When they leave an intensive care unit, more than 50% of patients retain physical and/or psychological sequelae. Covid-19 has brought to light the interest in managing post-resuscitation syndrome. Studies and projects are carried out at the Toulouse University Hospital.
During the Covid-19 epidemic, several thousand people in France were admitted to intensive care due to acute respiratory distress. This influx and the associated media coverage have in particular made it possible to highlight the question of the care of patients after this heavy hospitalization. Because, Covid or not, 50% to 70% of patients leaving intensive care have a post-resuscitation syndrome which impacts their quality of life.
At the Toulouse University Hospital Center (CHU), the resuscitation teams worked on post-hospitalization. About fifty patients were evaluated six months after their discharge from the hospital. They had been admitted to intensive care for acute respiratory distress syndrome (ARDS) linked to Covid-19 during the first two waves of the epidemic (1).
6 months after discharge, 7 out of 10 patients present with depressive syndromes
“We looked at whether they had any physical problems (pain, mobility problems, loss of autonomy), whether they were tired, whether they had lost sensory and motor skills (the fact of having positioned them on their stomach may have compressed nerve areas) or, for those who had been placed on circulatory and respiratory assistance (ECMO), if they had retained motor deficits. We also followed the disorders of loss of taste, smell, appetite, the psychological consequences (anxiety, depression, post-traumatic stress) and their nutritional status (they generally lost 15 kg of muscle)”, explains the Dr Fanny Bounes, anesthetist-resuscitator in the multi-purpose intensive care unit at Rangueil hospital, secretary of the resuscitation committee of the French Society of Anesthesia and Resuscitation (SFAR).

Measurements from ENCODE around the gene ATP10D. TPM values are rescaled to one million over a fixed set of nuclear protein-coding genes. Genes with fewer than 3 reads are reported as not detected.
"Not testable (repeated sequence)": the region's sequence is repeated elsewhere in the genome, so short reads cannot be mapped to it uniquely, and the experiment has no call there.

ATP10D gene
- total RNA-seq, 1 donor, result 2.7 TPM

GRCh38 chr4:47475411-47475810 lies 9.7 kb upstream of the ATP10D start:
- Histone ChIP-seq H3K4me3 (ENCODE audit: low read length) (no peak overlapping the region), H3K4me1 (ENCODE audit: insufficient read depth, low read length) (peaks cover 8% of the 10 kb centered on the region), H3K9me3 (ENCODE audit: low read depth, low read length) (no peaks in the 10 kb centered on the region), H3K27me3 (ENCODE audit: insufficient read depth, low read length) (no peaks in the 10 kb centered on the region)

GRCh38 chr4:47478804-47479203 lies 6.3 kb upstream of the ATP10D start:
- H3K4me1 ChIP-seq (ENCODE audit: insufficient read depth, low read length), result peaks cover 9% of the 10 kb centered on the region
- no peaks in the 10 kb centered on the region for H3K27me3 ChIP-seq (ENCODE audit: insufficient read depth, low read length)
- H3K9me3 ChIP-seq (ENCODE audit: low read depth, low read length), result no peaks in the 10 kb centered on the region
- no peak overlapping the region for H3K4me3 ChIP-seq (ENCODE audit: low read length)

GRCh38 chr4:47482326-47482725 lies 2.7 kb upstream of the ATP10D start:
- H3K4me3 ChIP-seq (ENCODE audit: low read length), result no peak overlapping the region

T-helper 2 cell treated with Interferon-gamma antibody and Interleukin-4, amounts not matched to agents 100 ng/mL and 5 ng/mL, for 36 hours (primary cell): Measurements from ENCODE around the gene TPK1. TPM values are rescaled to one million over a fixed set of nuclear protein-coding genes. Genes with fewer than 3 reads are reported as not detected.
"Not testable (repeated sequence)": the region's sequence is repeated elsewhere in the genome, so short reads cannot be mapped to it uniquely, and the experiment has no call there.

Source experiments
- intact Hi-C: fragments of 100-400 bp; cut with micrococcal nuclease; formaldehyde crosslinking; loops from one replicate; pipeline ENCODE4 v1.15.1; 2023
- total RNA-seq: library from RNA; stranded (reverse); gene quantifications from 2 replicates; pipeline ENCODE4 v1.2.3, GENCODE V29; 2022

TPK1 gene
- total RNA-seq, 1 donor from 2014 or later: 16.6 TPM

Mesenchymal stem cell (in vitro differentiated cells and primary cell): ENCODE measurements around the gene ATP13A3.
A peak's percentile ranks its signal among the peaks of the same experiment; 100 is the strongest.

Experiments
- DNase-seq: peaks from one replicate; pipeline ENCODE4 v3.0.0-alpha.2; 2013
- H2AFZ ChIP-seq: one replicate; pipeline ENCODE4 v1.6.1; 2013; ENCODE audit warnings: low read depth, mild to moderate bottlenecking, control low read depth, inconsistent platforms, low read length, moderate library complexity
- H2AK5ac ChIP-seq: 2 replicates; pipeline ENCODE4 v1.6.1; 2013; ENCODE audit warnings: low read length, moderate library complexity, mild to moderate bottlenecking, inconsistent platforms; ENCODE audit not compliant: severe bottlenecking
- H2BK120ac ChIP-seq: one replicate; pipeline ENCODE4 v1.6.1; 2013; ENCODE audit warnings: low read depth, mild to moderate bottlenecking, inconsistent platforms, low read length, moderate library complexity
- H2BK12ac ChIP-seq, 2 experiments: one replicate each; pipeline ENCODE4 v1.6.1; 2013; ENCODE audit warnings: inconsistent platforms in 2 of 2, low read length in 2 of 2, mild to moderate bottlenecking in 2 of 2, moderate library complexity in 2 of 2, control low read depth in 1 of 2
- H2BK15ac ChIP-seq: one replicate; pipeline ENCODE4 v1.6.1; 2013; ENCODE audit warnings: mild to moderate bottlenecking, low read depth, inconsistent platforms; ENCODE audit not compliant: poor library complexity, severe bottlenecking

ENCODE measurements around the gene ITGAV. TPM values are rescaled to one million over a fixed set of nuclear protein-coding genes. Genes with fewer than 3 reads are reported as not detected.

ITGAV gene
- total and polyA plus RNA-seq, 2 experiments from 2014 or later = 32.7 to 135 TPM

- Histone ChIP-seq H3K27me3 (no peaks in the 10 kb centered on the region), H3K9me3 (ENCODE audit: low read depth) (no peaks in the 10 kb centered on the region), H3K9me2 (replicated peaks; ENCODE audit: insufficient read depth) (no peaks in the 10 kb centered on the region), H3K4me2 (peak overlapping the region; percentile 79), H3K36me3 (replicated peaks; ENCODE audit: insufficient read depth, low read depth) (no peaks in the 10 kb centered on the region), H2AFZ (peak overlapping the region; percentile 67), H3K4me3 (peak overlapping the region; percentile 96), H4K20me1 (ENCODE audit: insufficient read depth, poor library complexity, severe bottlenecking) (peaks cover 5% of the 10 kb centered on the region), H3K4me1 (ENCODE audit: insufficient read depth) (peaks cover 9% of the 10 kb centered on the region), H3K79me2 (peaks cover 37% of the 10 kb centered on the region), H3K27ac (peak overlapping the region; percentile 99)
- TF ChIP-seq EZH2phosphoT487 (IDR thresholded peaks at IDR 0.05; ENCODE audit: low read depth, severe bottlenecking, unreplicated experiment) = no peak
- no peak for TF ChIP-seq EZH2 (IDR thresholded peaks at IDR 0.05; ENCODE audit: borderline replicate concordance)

If it is still difficult to see what, in the post-resuscitation syndrome, is Covid or not, the Toulouse study shows without ambiguity that the quality of life of patients is altered. “In 7 cases out of 10, after six months, the patients present depressive syndromes, 10% have anxiety disorders and 10% post-traumatic stress disorder”, relates the resuscitator who pursues the objective that a follow-up course multidisciplinary can be proposed at the end of resuscitation.
Inform patients and their families
“As part of a study carried out by the Nantes University Hospital on pain three months after leaving intensive care, we questioned more than 200 patients from the Toulouse University Hospital. We used it to see patients again in teleconsultation and rediscuss pain, psychological disorders, their nutritional status, even the scars left by a tracheostomy or the installation of a central venous catheter”.
The Haute Autorité de Santé (HAS), in a framework note published in February 2022, invites professionals to define patients at risk of developing post-resuscitation syndrome, to take care of them early, to improve care pathways and to inform patients and their families about this syndrome.
“Clearly, before Covid, few people were interested in post-resuscitation syndrome. We knew these disorders in patients who entered intensive care following influenza, an accident, sepsis. When they got home, they couldn’t go back to work, couldn’t drive, had memory problems. This period highlighted these risks of sequelae”, concludes Dr Fanny Bounes.